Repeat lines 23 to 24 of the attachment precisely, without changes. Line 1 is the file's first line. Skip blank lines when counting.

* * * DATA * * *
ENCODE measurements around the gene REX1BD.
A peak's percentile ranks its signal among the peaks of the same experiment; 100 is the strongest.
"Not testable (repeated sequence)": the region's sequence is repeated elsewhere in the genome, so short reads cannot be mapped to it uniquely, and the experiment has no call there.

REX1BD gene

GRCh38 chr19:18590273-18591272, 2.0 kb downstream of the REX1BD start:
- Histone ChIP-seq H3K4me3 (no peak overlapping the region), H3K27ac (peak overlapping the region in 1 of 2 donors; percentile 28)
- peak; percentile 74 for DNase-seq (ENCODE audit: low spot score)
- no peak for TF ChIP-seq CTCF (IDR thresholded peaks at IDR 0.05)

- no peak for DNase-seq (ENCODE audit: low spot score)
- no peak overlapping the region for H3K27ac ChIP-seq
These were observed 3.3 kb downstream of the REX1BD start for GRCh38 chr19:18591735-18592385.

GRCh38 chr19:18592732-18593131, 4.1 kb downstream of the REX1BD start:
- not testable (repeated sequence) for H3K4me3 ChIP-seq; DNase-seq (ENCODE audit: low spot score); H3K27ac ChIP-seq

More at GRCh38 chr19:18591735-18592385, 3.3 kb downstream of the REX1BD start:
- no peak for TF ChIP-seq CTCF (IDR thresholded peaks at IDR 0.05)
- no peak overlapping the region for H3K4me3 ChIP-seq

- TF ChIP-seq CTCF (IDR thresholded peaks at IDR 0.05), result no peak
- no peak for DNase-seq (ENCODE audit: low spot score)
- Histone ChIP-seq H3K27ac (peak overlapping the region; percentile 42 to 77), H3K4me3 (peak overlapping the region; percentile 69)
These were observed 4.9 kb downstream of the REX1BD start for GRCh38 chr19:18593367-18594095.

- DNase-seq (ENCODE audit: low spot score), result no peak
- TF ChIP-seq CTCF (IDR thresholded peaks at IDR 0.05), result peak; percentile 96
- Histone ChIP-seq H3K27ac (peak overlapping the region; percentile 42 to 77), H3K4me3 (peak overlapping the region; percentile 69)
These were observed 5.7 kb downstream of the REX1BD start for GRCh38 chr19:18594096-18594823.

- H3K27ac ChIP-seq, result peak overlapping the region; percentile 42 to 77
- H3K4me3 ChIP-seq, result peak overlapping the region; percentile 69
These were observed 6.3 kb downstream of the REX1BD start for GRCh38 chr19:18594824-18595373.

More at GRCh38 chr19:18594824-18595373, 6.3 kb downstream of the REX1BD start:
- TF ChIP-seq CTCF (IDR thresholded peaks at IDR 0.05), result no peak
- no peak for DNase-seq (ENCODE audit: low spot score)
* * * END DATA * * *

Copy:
- Histone ChIP-seq H3K27ac (peak overlapping the region; percentile 42 to 77), H3K4me3 (peak overlapping the region; percentile 69)
These were observed 5.7 kb downstream of the REX1BD start for GRCh38 chr19:18594096-18594823.